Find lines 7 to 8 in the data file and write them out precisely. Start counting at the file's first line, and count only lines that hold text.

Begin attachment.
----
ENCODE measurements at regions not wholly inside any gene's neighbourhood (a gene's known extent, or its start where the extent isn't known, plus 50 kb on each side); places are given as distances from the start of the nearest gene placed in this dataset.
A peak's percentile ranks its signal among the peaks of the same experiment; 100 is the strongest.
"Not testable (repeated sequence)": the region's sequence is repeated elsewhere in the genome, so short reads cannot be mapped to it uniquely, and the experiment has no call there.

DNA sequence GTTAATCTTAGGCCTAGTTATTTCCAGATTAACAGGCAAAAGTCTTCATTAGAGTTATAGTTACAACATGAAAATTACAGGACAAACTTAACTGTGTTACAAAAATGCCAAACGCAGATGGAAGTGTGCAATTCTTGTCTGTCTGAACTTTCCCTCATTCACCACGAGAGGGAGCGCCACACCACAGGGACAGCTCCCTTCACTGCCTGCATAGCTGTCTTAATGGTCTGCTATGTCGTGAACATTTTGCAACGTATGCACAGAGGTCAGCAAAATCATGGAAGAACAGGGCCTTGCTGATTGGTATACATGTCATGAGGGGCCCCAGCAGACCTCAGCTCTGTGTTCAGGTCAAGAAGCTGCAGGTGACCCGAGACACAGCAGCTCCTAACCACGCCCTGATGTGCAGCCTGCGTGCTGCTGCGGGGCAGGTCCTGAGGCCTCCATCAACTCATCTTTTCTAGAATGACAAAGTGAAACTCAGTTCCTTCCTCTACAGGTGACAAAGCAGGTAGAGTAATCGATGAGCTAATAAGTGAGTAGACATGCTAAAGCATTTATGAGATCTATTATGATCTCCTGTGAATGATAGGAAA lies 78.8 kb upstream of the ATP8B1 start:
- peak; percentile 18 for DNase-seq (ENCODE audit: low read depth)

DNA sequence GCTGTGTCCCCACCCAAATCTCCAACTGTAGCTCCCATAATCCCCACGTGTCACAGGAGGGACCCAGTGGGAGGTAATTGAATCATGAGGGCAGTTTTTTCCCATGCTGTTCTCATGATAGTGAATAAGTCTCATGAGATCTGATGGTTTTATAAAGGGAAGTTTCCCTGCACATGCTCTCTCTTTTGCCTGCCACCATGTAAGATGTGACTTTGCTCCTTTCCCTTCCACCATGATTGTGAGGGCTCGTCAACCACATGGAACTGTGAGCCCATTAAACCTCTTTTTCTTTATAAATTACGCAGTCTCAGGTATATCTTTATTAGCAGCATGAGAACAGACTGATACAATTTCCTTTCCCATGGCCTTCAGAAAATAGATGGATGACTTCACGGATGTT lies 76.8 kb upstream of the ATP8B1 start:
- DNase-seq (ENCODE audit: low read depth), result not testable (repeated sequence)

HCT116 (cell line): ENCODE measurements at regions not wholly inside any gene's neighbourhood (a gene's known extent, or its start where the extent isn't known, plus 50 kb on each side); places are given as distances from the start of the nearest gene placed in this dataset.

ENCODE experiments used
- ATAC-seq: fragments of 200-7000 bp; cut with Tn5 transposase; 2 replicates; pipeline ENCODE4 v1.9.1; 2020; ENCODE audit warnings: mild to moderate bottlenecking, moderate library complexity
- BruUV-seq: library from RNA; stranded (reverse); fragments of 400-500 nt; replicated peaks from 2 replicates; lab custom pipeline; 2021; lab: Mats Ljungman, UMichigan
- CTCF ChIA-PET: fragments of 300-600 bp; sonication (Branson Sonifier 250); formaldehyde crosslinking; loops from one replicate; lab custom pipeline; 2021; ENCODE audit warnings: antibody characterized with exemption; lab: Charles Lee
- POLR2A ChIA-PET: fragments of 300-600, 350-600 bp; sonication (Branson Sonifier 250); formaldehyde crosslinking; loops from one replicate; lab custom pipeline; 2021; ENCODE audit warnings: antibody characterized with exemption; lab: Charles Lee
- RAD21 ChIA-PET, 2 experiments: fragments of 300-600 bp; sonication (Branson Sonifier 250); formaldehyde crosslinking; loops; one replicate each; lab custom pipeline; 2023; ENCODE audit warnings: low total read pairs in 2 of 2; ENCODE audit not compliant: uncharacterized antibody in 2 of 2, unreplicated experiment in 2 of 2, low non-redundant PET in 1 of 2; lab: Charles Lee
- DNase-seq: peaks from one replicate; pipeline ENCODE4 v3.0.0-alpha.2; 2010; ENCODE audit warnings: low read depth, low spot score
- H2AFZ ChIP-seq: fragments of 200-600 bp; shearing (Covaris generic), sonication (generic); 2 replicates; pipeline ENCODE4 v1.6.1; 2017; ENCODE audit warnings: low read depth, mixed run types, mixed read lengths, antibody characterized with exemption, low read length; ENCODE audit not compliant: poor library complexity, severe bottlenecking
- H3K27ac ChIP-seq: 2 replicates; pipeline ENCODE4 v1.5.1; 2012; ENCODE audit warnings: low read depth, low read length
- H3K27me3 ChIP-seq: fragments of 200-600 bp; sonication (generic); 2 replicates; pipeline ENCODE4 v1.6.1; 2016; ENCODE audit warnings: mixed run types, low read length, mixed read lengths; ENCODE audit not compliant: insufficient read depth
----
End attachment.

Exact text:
- DNase-seq (ENCODE audit: low read depth), result not testable (repeated sequence)

HCT116 (cell line): ENCODE measurements at regions not wholly inside any gene's neighbourhood (a gene's known extent, or its start where the extent isn't known, plus 50 kb on each side); places are given as distances from the start of the nearest gene placed in this dataset.